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The U.S. Parole Commission is taking some steps aimed at releasing inmates currently held in its custody in the DC Jail and narrowing the stream of new people the commission brings into the facility on warrants, according to Parole Commission Chief of Staff Steve Husk.
Specifically, the commission, which has jurisdiction over supervised release and parole in the District, is not issuing warrants for alleged technical violations of parole, such as a dirty drug test or missed check-in appointment, unless the person is in “loss of contact status” or hasn’t followed sex offender related release conditions.
In most cases, the new guidelines also recommend against revoking a person’s parole based on a new arrest in circumstances where the parolee was not charged by prosecutors, where the charge was dismissed, or where the parolee was acquitted. Typically, the parole commission can revoke a person’s release based on an arrest for a new crime regardless of the outcome of that arrest.
The commission will also wait until pending criminal charges are resolved before initiating a parole revocation. This measure is a significant step, says Colleen McCrystal, an attorney in the parole division of the D.C. Public Defender Service. Oftentimes, if parolees are picked up on a new criminal charge and a judge releases them before trial, the parole commission can issue a separate warrant for their arrest, McCrystal says. That means the person could cycle out of, and then back into, the jail where they would sit until the charge is resolved. With most D.C. Superior Court hearings on pause due to the coronavirus pandemic, the person could potentially be stuck in jail indefinitely.
“That one will make a difference because cases are moving incredibly slowly,” McCrystal says. “These cases are really going to linger.”
The final new guideline says that for inmates currently held in jail for technical violations or minor crimes, the commission will “consider releasing the prisoner and suspending or terminating the revocation proceedings,” according to an email from Husk.
The new practices issued in light of the coronavirus pandemic are simply guidelines and are not official policy, Husk says. On Thursday morning, DOC reported the first inmate in its custody to test positive for COVID-19.
Those guidelines come on the heels of demands from the D.C. Public Defender Service, the Washington Lawyers’ Committee for Civil Rights and Urban Affairs, and D.C. Delegate Eleanor Holmes Norton.
McCrystal says the parole commission has been in communication with PDS, which is compiling a list of inmates held for parole violations who may be at higher risk of infection due to existing health conditions. She says people incarcerated for alleged parole violations started getting released last Thursday, March 19. But by Friday, March 20, 17 new cases came in. 13 of those individuals were accused of solely technical violations. Four were accused of minor law violations:theft, a simple assault charge that was already dismissed, uttering (writing a bad check), and simple assault.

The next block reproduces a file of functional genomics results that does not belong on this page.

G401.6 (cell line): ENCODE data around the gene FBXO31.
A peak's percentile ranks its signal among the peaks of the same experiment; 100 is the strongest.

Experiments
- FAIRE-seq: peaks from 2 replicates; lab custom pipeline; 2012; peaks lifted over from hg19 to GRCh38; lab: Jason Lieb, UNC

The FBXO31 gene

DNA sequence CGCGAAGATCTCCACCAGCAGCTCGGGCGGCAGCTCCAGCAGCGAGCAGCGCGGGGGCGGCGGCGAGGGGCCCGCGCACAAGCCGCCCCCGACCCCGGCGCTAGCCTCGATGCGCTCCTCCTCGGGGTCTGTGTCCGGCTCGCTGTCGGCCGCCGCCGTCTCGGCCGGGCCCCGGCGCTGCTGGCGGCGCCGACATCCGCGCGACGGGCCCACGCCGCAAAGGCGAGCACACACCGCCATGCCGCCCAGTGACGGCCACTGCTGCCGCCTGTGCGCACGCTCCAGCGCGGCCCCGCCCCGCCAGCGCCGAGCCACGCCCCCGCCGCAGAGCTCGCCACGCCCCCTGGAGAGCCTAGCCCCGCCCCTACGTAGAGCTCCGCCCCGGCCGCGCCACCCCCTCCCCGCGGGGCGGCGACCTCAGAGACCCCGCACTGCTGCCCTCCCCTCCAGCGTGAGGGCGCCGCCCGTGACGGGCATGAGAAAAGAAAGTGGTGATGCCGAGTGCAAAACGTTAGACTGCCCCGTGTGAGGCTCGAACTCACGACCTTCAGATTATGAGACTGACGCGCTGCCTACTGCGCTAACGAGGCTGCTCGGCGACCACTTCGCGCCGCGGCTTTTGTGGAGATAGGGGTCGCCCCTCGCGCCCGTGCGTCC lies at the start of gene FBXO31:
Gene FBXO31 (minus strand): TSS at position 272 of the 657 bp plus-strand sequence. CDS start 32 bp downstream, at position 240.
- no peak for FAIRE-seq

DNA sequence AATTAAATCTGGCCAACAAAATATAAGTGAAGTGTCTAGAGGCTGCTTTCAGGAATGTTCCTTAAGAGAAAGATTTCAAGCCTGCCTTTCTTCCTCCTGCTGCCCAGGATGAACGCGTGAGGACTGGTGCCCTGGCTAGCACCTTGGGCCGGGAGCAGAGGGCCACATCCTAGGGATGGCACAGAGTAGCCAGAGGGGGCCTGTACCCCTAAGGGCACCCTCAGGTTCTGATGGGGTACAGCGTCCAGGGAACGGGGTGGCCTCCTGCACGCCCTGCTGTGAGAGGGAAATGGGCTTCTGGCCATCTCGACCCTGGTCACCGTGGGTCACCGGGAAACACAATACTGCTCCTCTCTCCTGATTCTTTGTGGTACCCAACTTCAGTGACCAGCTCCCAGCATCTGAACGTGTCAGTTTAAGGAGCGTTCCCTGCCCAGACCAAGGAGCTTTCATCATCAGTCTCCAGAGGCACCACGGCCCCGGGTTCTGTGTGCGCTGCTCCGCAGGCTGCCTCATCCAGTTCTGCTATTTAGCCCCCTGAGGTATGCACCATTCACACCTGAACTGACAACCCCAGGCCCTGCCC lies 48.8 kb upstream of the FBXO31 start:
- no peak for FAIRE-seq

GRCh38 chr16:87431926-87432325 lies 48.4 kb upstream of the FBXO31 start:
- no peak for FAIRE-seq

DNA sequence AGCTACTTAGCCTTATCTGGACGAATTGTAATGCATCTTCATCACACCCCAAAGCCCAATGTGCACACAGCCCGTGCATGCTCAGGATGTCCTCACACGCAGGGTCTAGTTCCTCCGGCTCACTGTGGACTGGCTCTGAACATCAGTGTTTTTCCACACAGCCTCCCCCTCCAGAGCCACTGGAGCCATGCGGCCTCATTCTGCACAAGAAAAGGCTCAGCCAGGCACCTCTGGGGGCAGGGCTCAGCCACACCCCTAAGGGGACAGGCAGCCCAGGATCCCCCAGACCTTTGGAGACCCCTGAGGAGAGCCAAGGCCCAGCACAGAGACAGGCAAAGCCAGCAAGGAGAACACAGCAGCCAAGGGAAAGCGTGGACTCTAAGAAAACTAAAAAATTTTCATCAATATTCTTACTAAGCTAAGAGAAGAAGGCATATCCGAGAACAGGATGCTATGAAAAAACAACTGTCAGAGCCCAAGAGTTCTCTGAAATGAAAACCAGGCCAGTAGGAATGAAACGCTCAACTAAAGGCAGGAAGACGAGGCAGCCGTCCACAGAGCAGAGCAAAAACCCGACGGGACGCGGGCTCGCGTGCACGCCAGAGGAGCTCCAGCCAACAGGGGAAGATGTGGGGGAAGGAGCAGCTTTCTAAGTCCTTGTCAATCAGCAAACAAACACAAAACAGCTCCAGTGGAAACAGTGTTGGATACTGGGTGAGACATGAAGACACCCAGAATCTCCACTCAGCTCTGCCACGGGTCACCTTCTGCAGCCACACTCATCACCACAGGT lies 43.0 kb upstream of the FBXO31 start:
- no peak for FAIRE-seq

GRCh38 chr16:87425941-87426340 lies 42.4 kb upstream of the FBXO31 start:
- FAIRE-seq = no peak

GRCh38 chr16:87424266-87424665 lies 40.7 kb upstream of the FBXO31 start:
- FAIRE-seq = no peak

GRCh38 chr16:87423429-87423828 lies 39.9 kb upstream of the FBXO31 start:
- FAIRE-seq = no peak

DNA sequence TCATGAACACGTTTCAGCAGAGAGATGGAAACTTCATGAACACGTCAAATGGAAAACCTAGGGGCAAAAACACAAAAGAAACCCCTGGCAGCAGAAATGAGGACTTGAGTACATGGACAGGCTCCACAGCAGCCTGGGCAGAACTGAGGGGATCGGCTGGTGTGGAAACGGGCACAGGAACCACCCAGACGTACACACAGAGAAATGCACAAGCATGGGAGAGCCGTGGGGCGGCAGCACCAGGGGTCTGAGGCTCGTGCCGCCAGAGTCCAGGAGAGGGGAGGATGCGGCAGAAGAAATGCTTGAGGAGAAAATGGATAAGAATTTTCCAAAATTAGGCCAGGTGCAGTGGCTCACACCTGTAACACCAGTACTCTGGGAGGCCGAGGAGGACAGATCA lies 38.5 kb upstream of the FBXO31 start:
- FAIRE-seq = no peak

“The longer you wait the higher the chances you’re sending someone back to the community who’s been exposed,” McCrystal says. “Other jurisdictions are taking sweeping action as opposed to case by case. We think [the parole commission is] trying, and we commend their efforts, but we would like it to be sped up.”
She says there are 256 inmates currently held on warrants issued by the parole commission, out of the approximately 1700 people incarcerated in the DC Jail and the Correctional Treatment Facility.
One particular group of inmates who McCrystal says should be “low hanging fruit” in terms of those eligible for immediate release are the 30 or so men in the residential substance abuse treatment program.
All of the men in the 120-day treatment program are held on technical parole violations or minor criminal charges, like drug possession or petty theft.
One inmate who is currently in the treatment program recently talked with City Paper by phone. The inmate, speaking on the condition of anonymity for fear of retaliation from DOC, says the group of about 30 men continue to meet four or five times per day in group sessions where inmates sit close together in a circle. He says corrections officers constantly try to calm inmates’ concerns about a possible infection in the facility to little effect.
“We watch the news every day,” the inmate says. “Seeing that the number in D.C. is going up, numbers in Maryland and Virginia are going up. It’s not only for old people. Little 5-year-olds are getting it. For people coming off the street into here, they’re making it seem like the media is amping up the stories.”
The inmate says he used to have access to hand sanitizer, but officers moved the dispenser behind a desk where inmates can’t access it.
“They give us soap every three weeks, but when we go to group, they lock the cells, and we have to share one sink,” the inmate says.
“I think overall folks are going to wait until it’s too late,” McCrystal says. “This isn’t just about out clients. It’s about the corrections officers going in and out of the facility, going back to their families, and the lawyers, and the hearing examiners, and the parole folks. There are lots of people, and there’s a concern that it can seem like no better place to quarantine than a prison, but that’s not true. A whole bunch of people are moving in and out on a daily basis.”
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